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UN seeks more aid for Philippine war, flood victims
by Staff Writers
Manila (AFP) Nov 23, 2011

A senior UN official on Wednesday called for a doubling of international aid to nearly 700,000 people displaced by conflict and floods in the southern Philippines, many of whom are living in dire conditions.

Catherine Bragg, the United Nations assistant secretary-general for humanitarian affairs, said the recurring nature of the violence on the island of Mindanao left whole communities unable to farm or get proper medical care.

"I am deeply concerned by the impact of cycles of displacement, particularly those caused by armed confrontations between government forces and armed groups, and clan fighting," she told reporters after a visit there.

She met a family who were chased off by floods after being forced to move by armed conflict twice over five years, and a former farmer who had had to switch to fishing to support his family.

"In Mindanao, a lot of basic human needs are not satisfied at the moment," Bragg said.

She appealed to the government and the various armed groups in the region to refrain from hindering the delivery of humanitarian assistance.

"As humanitarians, the aid we provide is totally neutral and totally impartial," she said.

"Emergency response must be granted unhindered."

Three International Committee of the Red Cross workers were kidnapped but later freed unharmed by Islamist militants in the southern province of Sulu in 2009.

A cargo truck helper was also killed when unknown gunmen ambushed a truck transporting UN World Food Programme food aid to residents displaced by conflict in the southern province of Lanao del Sur in 2008.

Bragg said the UN would call for $37.9 million in humanitarian aid next year for Mindanao, where a decades-long Muslim rebellion, banditry and Islamist militant attacks have left tens of thousands dead and left many others leading precarious lives.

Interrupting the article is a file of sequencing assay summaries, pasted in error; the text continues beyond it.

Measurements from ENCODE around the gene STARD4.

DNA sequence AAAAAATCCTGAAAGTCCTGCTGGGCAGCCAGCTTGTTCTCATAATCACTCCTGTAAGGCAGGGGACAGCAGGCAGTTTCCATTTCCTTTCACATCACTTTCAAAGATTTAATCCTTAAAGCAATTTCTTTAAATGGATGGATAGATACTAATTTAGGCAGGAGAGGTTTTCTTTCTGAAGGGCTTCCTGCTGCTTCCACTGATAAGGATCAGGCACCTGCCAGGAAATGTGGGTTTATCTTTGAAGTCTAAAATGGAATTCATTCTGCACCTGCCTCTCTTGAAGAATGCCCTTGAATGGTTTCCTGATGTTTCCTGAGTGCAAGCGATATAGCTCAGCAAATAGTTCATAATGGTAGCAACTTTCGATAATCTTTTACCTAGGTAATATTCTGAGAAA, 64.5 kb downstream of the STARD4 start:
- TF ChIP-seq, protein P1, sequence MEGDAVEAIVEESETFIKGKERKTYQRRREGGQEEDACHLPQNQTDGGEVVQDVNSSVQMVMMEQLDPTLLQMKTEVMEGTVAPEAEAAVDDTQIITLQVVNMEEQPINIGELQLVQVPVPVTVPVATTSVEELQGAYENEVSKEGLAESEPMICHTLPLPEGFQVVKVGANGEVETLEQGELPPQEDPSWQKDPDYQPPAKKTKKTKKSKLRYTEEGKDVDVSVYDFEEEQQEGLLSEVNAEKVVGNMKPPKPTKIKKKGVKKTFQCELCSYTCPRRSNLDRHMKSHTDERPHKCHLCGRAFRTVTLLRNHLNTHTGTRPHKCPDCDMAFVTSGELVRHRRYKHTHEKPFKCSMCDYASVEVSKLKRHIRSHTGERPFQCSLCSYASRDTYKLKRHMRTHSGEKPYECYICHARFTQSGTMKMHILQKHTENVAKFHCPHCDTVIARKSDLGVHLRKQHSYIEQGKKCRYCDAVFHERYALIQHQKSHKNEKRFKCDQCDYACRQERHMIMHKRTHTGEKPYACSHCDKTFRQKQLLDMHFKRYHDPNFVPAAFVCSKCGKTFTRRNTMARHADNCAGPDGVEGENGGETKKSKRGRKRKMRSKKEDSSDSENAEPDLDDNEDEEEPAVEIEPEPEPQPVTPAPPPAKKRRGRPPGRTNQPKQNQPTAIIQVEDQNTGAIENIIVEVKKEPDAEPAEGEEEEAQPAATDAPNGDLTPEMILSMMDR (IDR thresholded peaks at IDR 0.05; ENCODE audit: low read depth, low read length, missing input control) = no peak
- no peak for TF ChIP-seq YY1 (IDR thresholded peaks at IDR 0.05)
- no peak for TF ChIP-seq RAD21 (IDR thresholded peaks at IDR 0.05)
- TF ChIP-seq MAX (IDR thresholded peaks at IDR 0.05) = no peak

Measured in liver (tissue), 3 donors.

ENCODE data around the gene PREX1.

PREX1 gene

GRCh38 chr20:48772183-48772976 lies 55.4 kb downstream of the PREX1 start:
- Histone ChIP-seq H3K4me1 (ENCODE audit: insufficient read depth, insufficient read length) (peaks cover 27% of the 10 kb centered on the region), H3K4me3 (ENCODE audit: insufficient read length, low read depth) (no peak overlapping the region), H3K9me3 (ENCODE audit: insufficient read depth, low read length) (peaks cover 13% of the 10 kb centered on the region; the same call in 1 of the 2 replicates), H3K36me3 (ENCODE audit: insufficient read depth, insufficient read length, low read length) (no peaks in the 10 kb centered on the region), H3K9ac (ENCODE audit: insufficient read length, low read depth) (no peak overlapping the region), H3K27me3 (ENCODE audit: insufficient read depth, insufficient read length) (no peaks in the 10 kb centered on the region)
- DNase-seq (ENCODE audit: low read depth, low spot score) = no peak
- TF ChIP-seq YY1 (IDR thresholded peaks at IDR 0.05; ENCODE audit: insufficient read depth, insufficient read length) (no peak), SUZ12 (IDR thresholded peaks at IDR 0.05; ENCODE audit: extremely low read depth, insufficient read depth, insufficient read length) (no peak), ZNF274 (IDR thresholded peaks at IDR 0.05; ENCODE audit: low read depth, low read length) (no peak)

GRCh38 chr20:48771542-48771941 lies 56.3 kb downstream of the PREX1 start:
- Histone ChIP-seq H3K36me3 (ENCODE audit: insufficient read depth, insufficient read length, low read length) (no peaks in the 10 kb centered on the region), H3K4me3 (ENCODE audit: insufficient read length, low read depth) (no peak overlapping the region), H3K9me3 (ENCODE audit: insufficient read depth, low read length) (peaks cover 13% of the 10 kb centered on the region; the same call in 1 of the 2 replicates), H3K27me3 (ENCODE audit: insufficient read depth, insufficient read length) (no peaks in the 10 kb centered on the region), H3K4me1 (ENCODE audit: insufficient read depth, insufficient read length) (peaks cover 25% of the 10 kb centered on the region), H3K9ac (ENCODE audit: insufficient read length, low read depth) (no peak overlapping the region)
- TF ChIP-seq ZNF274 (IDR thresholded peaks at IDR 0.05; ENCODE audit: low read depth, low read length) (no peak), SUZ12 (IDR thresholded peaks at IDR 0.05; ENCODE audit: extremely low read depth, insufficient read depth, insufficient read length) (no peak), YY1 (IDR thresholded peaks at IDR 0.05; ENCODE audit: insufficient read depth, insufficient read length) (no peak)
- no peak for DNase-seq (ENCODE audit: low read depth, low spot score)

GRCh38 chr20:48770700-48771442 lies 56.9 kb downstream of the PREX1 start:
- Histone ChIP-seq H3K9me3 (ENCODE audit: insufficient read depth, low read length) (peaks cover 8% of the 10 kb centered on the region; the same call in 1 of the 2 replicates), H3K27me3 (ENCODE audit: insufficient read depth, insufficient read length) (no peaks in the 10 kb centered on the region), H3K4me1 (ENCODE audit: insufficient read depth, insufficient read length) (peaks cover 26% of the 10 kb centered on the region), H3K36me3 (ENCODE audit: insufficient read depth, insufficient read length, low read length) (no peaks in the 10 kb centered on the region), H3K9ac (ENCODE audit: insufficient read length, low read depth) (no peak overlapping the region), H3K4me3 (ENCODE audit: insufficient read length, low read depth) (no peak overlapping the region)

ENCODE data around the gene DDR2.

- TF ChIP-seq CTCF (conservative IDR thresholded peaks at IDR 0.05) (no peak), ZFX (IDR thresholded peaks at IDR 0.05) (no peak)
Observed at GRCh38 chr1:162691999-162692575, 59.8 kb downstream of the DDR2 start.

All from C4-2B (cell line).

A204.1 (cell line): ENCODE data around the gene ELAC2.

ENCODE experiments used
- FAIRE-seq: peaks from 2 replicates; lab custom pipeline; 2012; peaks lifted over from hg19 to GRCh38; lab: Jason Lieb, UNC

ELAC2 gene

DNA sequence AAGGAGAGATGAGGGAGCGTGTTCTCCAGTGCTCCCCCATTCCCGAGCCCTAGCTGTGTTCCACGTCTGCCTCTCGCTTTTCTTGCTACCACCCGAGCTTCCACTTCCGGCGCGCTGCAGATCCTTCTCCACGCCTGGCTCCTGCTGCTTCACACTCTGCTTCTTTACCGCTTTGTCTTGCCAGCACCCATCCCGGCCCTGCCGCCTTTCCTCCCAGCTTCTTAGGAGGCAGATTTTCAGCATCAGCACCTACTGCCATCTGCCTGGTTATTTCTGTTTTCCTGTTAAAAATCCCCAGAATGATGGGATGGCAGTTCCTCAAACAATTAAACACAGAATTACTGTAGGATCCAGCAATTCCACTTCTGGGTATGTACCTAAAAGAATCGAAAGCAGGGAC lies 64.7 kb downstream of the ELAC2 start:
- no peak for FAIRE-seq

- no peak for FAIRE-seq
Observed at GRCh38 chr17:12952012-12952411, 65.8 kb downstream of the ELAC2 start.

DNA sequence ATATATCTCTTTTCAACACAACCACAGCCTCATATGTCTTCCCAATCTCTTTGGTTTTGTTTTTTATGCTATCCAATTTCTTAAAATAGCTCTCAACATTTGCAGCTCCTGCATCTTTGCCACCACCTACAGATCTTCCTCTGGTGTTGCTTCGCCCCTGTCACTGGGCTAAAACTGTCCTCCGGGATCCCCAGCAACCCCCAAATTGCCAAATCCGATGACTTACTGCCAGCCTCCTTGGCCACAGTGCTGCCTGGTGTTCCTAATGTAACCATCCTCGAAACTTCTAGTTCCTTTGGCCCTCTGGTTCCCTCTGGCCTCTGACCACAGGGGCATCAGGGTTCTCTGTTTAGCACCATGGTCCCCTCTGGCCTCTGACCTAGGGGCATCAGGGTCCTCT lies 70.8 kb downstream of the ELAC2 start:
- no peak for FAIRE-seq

The UN and its aid partners have managed to deliver about $17.98 million to Mindanao this year, well short of the $33.3 million target for 2011, she added.

President Benigno Aquino resumed a ceasefire and peace talks with the Moro Islamic Liberation Front, the country's largest guerrilla group, after he was elected last year.

However, Bragg said frequent fighting by armed Muslim clans continued to cause evacuations.

Widespread floods in June meanwhile swelled the numbers of those needing help, with some communities suffering from both the conflict and the floods, she said.

"In Mindanao... nearly 700,000 people are still in dire need of humanitarian relief, protection and livelihoods support," she said.

Bragg said she expected the number of UN and other aid workers in the region to rise as aid is ramped up next year, but said she did not have exact figures.

"A major way by which the UN can offer protection is by its presence -- simply being somewhere and making sure that those who want to perpetrate actions of violence would not be able to do so unseen by outsiders."

More than 50 UN and other aid groups operate in Mindanao, Akiko Yoshida, humanitarian affairs officer of the Philippine unit of the UN Office for the Coordination of Humanitarian Affairs, told AFP.

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